What are we doing to our children? You would think a third grader living with cystic fibrosis who is a competitive swimmer would not be distressed about having to take standardized tests. After all, she handles blood draws, throat cultures, medications, and treatments like a pro. She's never nervous in a swim meet. Yet the prospect of sitting for hours of standardized tests this month makes her very anxious and worried.
Why would she fear taking a test more than the procedures she endures for CF or the competitiveness of a swimming race? Perhaps it's because her school and teacher have been prepping her for so many hours. Perhaps it's because there have been pep rallies encouraging the kids to try hard. Perhaps it's because notes have been coming home about getting enough sleep, eating a good breakfast, and sending energy snacks to school for testing days. Perhaps it's because the consequence of failing the reading portion in her state is summer school and possibly retention. The message is quite clear: This is a HUGE DEAL.
I recently attended a meeting about opting out of taking the PARCC test in Illinois. It was the same meeting I attended last year. The encouraging news was that over 40,000 children opted out of taking PARCC last school year. Obviously, this caught the attention of the Illinois State Board of Education (ISBE) because the board is conducting an inquiry into why so many chose not to participate. Most likely, ISBE thinks the investigation and interviews of administrators, parents, and even students will discourage folks from wanting their children to refuse the test again this month.
This tactic may be working, as there is much less chatter among parents about opting their children out of PARCC. Of course, the state conveniently neglected to pass the proposed bill that establishes a process for parents to do so. Once again, the kids have to refuse every time the test is presented.
Recently, I received a letter from a veteran teacher who is the only adult in his school questioning why PARCC is being given again. Unlike year one, this second round is happening amidst total indifference. This is despite the fact that he didn't receive the results from last year's test until after parent-teacher conferences this year, so he couldn't even tell parents how their children did on last year's test. When the results did arrive, they consisted of a single page spreadsheet of numbers. There was nothing meaningful about how individual students did on the test to inform his instruction. The school system paid over $600 to Pearson, just for a spreadsheet for one classroom. Multiply that by the number of classrooms in the school district. That's your tax money at work.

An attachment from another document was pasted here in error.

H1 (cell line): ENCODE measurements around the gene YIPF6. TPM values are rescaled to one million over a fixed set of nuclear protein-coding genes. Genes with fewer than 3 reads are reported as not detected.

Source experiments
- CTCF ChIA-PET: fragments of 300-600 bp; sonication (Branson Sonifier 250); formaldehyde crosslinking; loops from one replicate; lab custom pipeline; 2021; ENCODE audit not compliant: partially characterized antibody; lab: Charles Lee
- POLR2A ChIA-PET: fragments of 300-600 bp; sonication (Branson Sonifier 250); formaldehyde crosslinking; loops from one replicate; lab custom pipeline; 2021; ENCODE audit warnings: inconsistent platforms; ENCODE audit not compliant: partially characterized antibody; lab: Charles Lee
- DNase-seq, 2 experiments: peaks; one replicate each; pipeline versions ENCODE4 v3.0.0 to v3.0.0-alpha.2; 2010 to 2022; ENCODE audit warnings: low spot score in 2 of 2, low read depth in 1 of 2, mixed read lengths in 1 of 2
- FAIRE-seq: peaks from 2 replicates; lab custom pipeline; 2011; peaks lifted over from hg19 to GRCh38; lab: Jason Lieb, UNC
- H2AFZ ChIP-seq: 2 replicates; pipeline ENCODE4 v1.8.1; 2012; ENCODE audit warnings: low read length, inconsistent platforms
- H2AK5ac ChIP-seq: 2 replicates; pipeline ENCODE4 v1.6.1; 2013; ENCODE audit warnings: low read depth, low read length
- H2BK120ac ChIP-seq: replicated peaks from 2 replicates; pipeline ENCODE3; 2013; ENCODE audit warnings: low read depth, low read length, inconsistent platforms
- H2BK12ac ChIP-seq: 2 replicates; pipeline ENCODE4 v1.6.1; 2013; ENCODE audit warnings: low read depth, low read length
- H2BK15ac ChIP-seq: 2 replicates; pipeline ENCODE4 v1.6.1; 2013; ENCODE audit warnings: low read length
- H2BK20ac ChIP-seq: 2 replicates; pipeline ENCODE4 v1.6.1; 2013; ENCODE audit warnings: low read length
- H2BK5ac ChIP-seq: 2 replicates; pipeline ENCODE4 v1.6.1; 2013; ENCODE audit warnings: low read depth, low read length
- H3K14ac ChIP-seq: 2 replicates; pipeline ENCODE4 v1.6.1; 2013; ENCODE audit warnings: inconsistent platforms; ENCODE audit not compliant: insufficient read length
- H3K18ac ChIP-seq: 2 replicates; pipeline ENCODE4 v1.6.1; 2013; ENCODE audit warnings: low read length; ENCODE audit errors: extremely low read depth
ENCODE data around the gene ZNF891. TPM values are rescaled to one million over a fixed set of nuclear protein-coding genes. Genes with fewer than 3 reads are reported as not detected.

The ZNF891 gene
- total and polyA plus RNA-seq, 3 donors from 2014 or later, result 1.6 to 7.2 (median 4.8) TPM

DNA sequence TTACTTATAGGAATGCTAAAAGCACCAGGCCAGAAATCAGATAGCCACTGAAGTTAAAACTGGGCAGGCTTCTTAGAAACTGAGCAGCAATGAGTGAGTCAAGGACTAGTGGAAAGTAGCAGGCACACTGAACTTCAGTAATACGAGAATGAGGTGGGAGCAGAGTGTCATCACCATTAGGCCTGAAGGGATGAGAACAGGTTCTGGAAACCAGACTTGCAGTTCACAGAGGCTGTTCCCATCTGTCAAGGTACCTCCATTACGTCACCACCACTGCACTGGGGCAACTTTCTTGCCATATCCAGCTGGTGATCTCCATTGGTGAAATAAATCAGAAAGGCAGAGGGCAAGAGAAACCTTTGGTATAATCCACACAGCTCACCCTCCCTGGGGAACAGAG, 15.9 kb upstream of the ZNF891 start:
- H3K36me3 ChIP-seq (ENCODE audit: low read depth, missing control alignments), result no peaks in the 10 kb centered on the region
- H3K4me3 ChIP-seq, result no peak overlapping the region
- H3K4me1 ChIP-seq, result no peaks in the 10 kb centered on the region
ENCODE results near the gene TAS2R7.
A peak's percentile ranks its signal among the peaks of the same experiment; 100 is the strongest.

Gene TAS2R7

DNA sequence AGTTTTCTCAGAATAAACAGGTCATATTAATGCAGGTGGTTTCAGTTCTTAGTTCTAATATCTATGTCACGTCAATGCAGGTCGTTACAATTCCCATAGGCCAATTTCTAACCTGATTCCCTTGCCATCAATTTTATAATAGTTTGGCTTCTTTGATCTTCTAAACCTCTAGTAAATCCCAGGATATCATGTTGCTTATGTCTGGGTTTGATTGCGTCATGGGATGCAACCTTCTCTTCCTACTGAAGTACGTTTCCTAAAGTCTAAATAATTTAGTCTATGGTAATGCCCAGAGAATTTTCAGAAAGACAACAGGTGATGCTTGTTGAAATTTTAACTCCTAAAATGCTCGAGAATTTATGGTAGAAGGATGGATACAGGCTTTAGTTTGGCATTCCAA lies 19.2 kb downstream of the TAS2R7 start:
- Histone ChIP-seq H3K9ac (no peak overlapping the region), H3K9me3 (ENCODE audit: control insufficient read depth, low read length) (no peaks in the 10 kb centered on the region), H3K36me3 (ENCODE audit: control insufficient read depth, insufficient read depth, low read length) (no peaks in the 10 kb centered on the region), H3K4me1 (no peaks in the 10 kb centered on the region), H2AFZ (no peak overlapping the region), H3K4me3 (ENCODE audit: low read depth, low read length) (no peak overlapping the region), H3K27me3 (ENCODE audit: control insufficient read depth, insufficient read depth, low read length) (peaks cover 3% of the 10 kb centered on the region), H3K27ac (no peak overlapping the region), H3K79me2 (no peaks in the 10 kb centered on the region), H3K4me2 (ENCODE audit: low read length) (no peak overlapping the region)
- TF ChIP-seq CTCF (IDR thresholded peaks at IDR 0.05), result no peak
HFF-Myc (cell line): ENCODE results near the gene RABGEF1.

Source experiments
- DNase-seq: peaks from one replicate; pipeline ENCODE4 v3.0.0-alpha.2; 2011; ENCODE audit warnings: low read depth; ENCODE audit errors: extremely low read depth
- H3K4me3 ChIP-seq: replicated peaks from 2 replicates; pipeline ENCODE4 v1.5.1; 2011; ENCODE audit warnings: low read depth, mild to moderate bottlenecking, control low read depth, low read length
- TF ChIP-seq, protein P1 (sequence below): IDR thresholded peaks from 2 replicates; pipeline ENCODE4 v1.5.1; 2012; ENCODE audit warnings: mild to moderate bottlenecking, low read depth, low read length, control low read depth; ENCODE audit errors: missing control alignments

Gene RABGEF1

Illinois is in the second year of a four-year, no bid contract with Pearson, the test developer, to the tune of $57 million. Considering Chicago Public Schools are nearly bankrupt, our state has no budget, and there is no money for education that truly impacts student learning, this is a sad and scandalous state of affairs.
But here's the thing. Aside from the six states and Washington, DC that are left in the PARCC consortium, the other 44 states have not abandoned the commitment to high stakes standardized testing to ensure "accountability." We are still mired in the mentality that children and schools must meet standards and that the scores on these tests actually correlate with school quality and are a fair way to evaluate teacher effectiveness.
Even worse than the waste of money, even worse than teaching to pass a test of dubious merit, our love affair with standardized testing is driving our children crazy. As long as we persist in treating our children with the same pressure that we have come to accept in our own lives, we will be raising a generation of anxious kids who do not believe they are more then a score. We will be making brave little third graders anxious with worry about doing well on meaningless tests.
Standardized tests are the performance review of childhood. The results matter, not for their learning but to measure how well they are doing their job as consumers of information. If they don't measure up, since we can't fire the kids from being students, we penalize their teachers and close their "underperforming" schools. Because these test scores have huge consequences, we spend vast amounts of time teaching kids how to get the right answers. What we don't teach them is how to think or how learning can be fun.